From July 1 to July 5, Paris was the host once again to some exceptional designs and craftsmanship, which were showcased during Paris Haute Couture. At first glance, seeing images from these shows may conjure up a lot of questions - who wears these clothes, is this fashion or art, how much does this cost and the list goes on.
A line-up of closing looks from the Fall-Winter 2018/19 #CHANELHauteCouture collection
For me, I love watching Paris Haute Couture for the locations, the shows and most importantly the fashion.
Let's take a look at the Chanel show. First of all, Karl Lagerfeld does not ever disappoint. From creating Parisian streets to space - yes, space - to a greenhouse to an airport all within the walls of the Grand Palais, there is something to be said about seeing one's vision come full circle. And, without a doubt, we understand Lagerfeld's vision when he shows Haute Couture.
As Lagerfeld told WWD's Bridget Foley of his Fall/Winter 2018 show, "“It is very Paris, it is very French. But you know, French couture is about promoting Paris. It is part of my job.”
Promoting Paris and Chanel is what Lagerfeld does oh so well.
With every Chanel show Lagerfeld does - he has been at Chanel for over three decades, he continues to stay true to Coco Chanel while infusing his own twists. Of course, having a show with a giant space rocket in the center does add a different perspective; yet, the iconic Chanel suit is always included and does not look dated or stale.
Onto the craftsmanship. Here's what Lagerfeld said about this topic on Chanel.com, which I think sums it up so well.
"What I like in Haute Couture is that it is devilishly done. You don’t necessarily see it, but a very good eye can notice it right away."
It's all about the details.
Now, I must move onto Valentino. This Italian brand is currently under the creative direction of Pierpaolo Piccioli. Many times, brands use the current "it" model to walk in their show or close it out, especially during Haute Couture. For Valentino, they enlisted Cindy Crawford's daughter, Kaia Gerber. It was a look she wore down the runway that I cannot stop looking at.
Is the hair over the top - literally - yes. Do I have a need for a dress this extravagant - well, no. Yet, how else I read this image is that Piccioli is showing something different for hair on the runway. He is also showing feathers and pink. And, it's not just any pink but a soft pink. Yes, much like Miranda Priestly in the "Devil Wears Prada", all of these details trickle down. Of course, when all is said and done - let's face it, imagine how many hours it took to make this dress. Amazing! And, I am so happy to see these skilled artisans are employed and there is a demand for their trade.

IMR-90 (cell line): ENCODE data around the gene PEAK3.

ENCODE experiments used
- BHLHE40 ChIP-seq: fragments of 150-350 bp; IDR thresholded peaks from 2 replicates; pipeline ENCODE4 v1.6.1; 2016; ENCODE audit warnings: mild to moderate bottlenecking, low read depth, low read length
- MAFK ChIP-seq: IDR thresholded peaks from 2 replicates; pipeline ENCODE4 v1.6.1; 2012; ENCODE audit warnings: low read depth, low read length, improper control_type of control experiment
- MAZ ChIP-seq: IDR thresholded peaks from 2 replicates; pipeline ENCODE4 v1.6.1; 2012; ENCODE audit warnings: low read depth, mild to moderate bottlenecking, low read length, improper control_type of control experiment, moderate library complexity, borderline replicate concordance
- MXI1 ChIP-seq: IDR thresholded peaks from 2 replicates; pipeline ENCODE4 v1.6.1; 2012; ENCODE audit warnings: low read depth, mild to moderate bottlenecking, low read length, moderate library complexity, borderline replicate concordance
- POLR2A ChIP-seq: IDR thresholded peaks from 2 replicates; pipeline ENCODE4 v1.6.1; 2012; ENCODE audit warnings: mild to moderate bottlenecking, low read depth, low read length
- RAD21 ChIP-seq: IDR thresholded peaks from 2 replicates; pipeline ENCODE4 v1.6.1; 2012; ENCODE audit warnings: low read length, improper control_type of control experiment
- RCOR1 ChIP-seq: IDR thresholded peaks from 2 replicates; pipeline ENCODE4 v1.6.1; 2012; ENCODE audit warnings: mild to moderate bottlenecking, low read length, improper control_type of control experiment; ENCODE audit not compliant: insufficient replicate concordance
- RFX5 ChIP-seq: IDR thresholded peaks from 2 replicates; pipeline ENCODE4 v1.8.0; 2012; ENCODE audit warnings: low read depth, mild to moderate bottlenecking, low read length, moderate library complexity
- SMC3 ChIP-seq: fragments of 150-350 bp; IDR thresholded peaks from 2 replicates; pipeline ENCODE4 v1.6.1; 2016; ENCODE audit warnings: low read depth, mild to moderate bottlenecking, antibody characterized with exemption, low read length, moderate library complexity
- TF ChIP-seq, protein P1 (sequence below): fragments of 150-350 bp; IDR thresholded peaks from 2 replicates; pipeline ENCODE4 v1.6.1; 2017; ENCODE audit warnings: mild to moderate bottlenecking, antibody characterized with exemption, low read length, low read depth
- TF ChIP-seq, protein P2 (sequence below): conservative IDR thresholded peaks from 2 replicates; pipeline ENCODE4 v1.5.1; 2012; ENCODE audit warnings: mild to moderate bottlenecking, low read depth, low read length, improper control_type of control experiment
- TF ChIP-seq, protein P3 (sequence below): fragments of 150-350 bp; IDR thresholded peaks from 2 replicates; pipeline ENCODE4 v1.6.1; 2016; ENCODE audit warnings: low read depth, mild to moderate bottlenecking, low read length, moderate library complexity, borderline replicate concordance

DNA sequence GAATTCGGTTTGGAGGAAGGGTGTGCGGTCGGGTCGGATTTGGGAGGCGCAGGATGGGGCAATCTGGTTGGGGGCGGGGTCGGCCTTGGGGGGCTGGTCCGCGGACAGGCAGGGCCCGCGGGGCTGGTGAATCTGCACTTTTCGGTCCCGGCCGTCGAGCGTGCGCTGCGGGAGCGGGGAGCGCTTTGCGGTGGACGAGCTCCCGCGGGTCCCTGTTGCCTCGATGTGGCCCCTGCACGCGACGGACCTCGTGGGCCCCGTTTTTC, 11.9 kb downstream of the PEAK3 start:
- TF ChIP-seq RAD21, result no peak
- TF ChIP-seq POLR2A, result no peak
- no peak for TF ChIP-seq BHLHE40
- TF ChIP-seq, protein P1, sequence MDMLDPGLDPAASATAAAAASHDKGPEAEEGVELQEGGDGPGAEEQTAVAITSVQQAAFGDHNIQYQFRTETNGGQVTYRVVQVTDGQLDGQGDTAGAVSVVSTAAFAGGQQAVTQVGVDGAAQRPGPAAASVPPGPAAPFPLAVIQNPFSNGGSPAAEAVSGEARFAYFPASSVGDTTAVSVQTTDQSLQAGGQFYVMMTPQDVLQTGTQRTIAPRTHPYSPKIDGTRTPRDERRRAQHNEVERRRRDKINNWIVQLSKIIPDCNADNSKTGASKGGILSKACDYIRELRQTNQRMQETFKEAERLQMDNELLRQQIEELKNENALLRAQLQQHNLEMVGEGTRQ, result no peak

Even if Haute Couture or even runway is something you generally do not take an interest in, I encourage you to look past the initial facade and look at the details, from the location to the craftsmanship, as it sheds a whole new light on this world of fashion.
P.S. Speaking of Italian, be sure to check out Adea's camisoles, which are made with Italian fabric.
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I have always had a fondness for the storied and elegant Plaza Hotel in New York City. Back in the day I interviewed a delightful fashion editor in the Plaza’s famous Palm Court. I found the whole experience fascinating so when I came across an article about the history of the Plaza I started reading at once.
For 58 years, 89% of the astronauts have been men. And for 192 years, there were no women justices on the Supreme Court until Sandra Day O’Connor in 1981. In light of where we are today – these numbers are shocking.
In the five years that I’ve been writing these fashion blogs I’ve come to the conclusion that the creative heads of these worldwide companies have daunting, or almost impossible, daily jobs. The headline you see above came from Alessandro Michele who, in January 2015, became the creative director of Gucci, the company that was founded in Florence, Italy in 1921 and currently has 500 stores worldwide.
We use Italian lingerie sizing for our bodywear and items tend to run small.
Because of the body-hugging nature of the fabric and our body conscious fit most women prefer to wear our layering tops as under-layers. If you are inclined to wear them on their own we suggest you size up. Please email us or give us a call if you have questions about your sizing. We're happy to help you get it right.
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Please email us or give us a call if you have questions about your sizing. We're happy to help you get it right.
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